WEST PALM BEACH, Fla. — A Palm Beach County pediatrician said there's been "great demand" in his office for the Pfizer COVID-19 vaccine for children ages 5 to 11, and he's urging parents to get their kids inoculated.
Pfizer's coronavirus vaccine is now being administered in doctor's offices, pharmacies, and at local school district sites to children in the 5-to-11 age group after the FDA and CDC both signed off on the shots.
"It is an exciting milestone for us here as pediatricians to be able to have something in our tool kit to start fighting the pandemic," said Dr. Tommy Schechtman with Pediatric Partners.
Schechtman joined WPTV journalist Stephanie Susskind for a live discussion on the WPTV Facebook page Thursday afternoon to answers questions about the vaccine for children.
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Schechtman said he's seeing "quite a bit of excitement" from parents who can now get their kids vaccinated against the deadly virus. To meet that demand, Pediatric Partners is hosting vaccination clinics at two of its offices on Nov. 13 and 14.
"The best opportunity we have to return to normalcy for our children, our grandchildren, is to vaccinate," Schechtman said. "Our best, best tool is vaccination. That's the way we're going to overcome this and defeat this pandemic."
While Schechtman admitted that many parents and guardians are hesitant to give their child a newer vaccine, he said clinical trials on roughly 3,000 children between the ages of 5 and 11 showed no serious or adverse side effects.
"The vaccine is safe. The benefits far outweigh any type of even theoretical risk to the child," Schechtman said. "We want to give every child, like we do with every vaccine, the best opportunity to succeed and to avoid vaccine-preventable diseases."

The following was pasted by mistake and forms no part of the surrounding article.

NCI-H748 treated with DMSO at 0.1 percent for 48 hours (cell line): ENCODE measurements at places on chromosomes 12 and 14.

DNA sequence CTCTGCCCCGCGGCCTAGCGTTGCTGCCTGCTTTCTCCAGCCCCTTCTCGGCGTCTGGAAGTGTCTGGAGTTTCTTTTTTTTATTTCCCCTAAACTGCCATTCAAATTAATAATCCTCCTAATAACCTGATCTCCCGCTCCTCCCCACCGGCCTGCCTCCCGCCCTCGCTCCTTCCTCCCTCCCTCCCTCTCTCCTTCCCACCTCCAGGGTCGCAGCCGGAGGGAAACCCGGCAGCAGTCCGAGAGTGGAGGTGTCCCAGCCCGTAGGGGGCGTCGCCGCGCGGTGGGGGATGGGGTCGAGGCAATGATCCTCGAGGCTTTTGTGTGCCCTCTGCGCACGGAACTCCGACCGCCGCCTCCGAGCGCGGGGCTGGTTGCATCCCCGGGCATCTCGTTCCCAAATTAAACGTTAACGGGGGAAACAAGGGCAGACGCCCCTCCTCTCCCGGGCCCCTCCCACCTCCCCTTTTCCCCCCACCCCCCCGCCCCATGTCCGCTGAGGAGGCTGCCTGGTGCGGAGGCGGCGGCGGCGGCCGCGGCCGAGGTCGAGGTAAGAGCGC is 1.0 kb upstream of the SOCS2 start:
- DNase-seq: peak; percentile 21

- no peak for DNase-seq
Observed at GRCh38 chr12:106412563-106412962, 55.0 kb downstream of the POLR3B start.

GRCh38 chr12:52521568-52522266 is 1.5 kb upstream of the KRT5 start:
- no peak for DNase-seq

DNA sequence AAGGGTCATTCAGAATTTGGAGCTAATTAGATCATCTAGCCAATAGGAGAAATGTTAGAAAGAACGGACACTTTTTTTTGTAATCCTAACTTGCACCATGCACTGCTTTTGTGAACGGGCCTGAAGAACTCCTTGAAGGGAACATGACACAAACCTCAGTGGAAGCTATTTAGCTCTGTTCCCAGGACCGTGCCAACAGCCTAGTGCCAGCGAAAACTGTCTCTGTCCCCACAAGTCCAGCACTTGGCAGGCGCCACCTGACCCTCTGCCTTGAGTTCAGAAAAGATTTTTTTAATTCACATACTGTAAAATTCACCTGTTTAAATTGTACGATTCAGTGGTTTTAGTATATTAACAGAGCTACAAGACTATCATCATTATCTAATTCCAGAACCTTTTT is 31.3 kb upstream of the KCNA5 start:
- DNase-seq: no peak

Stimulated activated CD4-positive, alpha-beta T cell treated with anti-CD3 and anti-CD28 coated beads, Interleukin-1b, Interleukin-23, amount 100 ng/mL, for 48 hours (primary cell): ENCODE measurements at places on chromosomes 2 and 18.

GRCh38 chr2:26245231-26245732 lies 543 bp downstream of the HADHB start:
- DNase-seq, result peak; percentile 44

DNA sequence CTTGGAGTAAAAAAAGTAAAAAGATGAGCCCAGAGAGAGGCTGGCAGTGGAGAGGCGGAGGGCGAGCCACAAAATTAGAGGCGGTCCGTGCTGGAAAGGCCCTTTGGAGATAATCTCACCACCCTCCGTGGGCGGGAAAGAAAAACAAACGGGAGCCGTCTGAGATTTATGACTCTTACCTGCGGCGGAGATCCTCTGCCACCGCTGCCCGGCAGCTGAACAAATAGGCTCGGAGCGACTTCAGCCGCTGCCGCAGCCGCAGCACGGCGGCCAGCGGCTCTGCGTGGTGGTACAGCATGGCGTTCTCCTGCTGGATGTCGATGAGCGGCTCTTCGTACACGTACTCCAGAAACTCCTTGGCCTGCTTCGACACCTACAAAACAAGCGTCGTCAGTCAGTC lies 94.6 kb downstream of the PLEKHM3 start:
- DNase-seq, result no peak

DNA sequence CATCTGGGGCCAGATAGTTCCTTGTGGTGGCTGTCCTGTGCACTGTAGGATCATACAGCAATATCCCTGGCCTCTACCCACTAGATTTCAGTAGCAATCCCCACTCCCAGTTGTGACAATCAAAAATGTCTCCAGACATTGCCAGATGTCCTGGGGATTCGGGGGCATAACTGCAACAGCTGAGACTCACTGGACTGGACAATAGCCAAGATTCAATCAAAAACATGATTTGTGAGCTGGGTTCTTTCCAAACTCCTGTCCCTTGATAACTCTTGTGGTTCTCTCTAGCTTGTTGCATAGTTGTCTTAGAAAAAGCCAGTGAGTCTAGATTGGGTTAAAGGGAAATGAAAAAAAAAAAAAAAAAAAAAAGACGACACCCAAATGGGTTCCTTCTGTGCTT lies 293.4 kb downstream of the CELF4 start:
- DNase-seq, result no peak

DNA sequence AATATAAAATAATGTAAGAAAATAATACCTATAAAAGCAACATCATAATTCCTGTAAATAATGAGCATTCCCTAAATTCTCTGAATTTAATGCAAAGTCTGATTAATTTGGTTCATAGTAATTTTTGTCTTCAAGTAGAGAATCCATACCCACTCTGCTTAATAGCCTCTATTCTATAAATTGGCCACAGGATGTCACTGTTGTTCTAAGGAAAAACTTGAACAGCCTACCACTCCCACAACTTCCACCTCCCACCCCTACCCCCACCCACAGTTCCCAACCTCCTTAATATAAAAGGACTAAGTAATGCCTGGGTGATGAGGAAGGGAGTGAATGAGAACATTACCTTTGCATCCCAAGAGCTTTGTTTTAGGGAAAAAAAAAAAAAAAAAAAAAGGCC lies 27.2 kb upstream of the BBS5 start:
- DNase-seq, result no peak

Schechtman said 1.8 million children nationwide between 5 and 11 have contracted COVID-19, 8,000 have been hospitalized, and 94 have tragically passed away.
While most cases are mild in children, Schechtman said some patients develop long-term effects, including multisystem inflammatory syndrome in children (MIS-C), which can impact a child's heart.
Couple those risks with the mental health toll the COVID-19 pandemic has taken on children, Schechtman said the vaccine is the best way for kids to return to normalcy during such a volatile, uncertain time.
"This pandemic has had a major impact on children," Schechtman said. "As a pediatrician, we are seeing a rapid rise in patients presenting to us with mental health illness, whether it's anxiety, depression, agitation, sleeplessness. And we also know it's impacted their education."
When it comes to children under five, Schechtman said clinical trials are currently underway on infants six months and older, and he estimates the vaccine will be available for even younger children in early 2022.
"What we have to do to be able to protect our smaller children, our toddlers, our infants, is to ensure that everyone around them is vaccinated. That is the best way that we can protect them," Schechtman said. "The future is bright now that we can vaccinate our kids."